Dover: The absolute Jewel-in-the Crown of East Kent ports.
What a transformation the Port of Dover has gone through from very small beginnings with Roll-on Roll-off (RoRo) traffic to todays massive movements of vehicles. In the picture, circa 1955, the submarine pens in the camber were still in use, now lost to reclamation. Although the pens were built and used for Submarines they were mainly used for Motor Torpedo boats during the wars and berth one was the home of the RNLI lifeboat for many years. The vessel in the picture is believed to be the British Railways SS Dinard built 1926 1,769 Gross Tons and could deliver a respectable 19.5 knots. Notice the number of cars waiting to load, which would have been a full load. Compare the Dinard to today’s Spirit class vessels and it’s been quite a journey. The view of the Eastern Docks 2016 shows the scale of development, the original curve fronted building can be seen in both pictures.
The following pictures show Townsend’s Free Enterprise 2 loading, September 1972, with the M.V. Autocarrier (previously the GSNC Royal Sovereign converted from a day pleasure cruiser) moored in the camber. Picture taken from the arriving SNCF Compiegne. Townsend’s were progressive moving the RoRo business on by providing a better on-board experience and had vessels that could take Trucks, at a time when British Rail, SNCF and Belgium Marine were still building car only ferries.
For more information on the Autocarrier visit the Ramsgate page.
The ferry business has been transformed with vessels increasing in size & improved facilities on-board. P&O’s Spirit of Britain (seen below) built by STX Europe at Rauma, Finland. She is 47592 Gross Tonnage and has a length of 213 metres and a beam of 31 metres.
Ferry operators have changed, gone are the state owned companies replaced by just two operators P&O & DFDS Seaways. Dunkerque Seaways is seen arriving Dover from Dunkerque late afternoon.
MyFerryLink has long disappeared after a rather acronymous dispute by the French Crew with their two vessels eventually transferring to DFDS, the Rodin becoming the Cote des Dunes & the Berlioz now the Cote des Flandres.As vessels have grown so has the operation. Compared to the early days of RoRo there are now 8 link-spans and trucks and coaches fill the vessels alongside cars, vans & caravans. It’s all a long way away from the Steam Packets taking vehicles on board by crane via the Admiralty Arm.The Eastern Docks viewed from the Admiralty Arm with the following vessels, P&O’s Spirit of Britain alongside DFDS Cote des Dunes & Dover Seaway.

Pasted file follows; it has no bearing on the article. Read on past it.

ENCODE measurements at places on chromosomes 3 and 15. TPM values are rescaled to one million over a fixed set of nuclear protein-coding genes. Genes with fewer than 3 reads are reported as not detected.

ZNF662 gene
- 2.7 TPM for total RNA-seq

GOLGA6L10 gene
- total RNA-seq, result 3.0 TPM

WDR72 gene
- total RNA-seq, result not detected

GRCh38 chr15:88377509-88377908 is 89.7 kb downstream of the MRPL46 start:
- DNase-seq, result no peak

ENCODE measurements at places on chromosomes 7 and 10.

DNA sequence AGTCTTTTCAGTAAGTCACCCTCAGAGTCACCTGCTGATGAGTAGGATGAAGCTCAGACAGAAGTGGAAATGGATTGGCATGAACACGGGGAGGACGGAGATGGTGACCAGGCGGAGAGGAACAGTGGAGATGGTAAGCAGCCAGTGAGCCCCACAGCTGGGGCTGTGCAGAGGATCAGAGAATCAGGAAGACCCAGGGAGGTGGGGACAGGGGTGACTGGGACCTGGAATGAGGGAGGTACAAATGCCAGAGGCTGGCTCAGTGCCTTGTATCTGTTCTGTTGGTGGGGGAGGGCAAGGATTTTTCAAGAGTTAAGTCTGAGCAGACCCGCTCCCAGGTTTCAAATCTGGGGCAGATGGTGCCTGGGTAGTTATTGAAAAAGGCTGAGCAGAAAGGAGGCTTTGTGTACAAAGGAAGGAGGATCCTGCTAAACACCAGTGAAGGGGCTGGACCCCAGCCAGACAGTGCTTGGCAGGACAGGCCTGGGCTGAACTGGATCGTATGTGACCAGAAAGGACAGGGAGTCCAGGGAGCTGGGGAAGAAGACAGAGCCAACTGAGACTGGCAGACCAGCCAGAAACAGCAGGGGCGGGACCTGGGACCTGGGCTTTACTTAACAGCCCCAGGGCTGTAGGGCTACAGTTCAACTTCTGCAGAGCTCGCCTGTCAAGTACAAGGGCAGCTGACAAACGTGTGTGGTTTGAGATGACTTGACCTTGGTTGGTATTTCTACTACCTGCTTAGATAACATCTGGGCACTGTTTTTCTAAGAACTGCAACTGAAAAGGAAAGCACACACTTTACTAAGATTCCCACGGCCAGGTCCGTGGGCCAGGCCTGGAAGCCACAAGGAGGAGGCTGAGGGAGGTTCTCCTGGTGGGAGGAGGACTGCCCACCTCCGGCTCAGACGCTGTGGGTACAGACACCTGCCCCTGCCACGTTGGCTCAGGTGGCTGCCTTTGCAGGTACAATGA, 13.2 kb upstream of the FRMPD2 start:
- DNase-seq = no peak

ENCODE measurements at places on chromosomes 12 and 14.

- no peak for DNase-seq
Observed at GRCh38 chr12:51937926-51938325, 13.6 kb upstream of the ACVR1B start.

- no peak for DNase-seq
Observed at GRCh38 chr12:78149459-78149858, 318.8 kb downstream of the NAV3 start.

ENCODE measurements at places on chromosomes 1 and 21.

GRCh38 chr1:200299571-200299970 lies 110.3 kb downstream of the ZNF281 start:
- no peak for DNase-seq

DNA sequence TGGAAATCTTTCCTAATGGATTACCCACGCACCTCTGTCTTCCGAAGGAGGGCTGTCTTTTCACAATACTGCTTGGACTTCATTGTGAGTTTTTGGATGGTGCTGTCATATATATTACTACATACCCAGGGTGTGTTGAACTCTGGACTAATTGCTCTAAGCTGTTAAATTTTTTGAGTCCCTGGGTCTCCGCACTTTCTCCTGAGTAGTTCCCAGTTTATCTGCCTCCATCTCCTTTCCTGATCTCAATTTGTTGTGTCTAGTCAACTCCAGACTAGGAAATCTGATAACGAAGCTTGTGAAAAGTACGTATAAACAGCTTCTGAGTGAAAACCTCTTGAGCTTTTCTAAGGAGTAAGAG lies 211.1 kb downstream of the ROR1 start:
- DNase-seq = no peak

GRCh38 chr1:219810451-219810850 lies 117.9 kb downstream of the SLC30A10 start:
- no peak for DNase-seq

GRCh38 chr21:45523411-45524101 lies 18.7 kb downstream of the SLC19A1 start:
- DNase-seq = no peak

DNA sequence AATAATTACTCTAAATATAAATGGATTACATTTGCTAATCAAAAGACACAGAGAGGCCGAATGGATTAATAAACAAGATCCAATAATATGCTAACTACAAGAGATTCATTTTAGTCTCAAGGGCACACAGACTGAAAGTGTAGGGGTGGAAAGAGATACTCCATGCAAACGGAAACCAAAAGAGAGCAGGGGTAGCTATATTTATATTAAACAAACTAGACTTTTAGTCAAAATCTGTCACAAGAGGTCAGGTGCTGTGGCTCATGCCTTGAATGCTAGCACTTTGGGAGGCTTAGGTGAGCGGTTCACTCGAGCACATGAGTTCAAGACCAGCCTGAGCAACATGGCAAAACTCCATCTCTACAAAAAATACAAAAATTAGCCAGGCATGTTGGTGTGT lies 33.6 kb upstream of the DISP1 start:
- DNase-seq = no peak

Currently (2017) the Western Docks Revival is underway with a most imaginative scheme, which is very exciting. In the past the Marine station was host to multiple Boat Trains including the Golden Arrow service and now serves the Cruise Industry.
The facade of the South East & Chatham Railway Marine Station still shows the age of British pride. Can almost smell the steam locomotives, just by looking at it. As a young teenager and being interested in trains my mates and I would have a wander-ticket on the trains for a week traveling the South East collecting train numbers. I have long since lost the note book, what would I do with the numbers? If only I had owned a camera to record all those steam trains that pulled into the Marine Station. The excitement of the day was what locomotive would be hauling the Golden Arrow often by either Iron Duke or William Shakespeare. We would spend a day on the station recording all the locomotives handling the boat trains as they arrived, avoiding the Station Master who would see us as a nuisance & chase us off the station. We got to know the footplate personnel on the shunter engines and managed a ride on the footplate for the length of the platform on one occasion, quite an achievement. The station was magnificent and just a wonderful bustle as boats and trains came and went.
The pictures below were taken in February 2013 and painted a disappointing scene. I understand it is now having a major refurbishment, which is excellent. What about restoring the rail-link? Today the Marine Station has no trackbed, which is a shame with the growth of the cruise vessels business and with HS 1 just up the line what a bonus it would have been for both tourist and travel industry had the infrastructure been retained. London in an hour? It could lift Dover Harbour to another service level. With the new development, perhaps an opportunity missed?
Cruise vessels now make a wonderful site. The Braemar is about to depart for Norway, March 2015.
Disney Magic alongside the Admiralty Arm, July 2016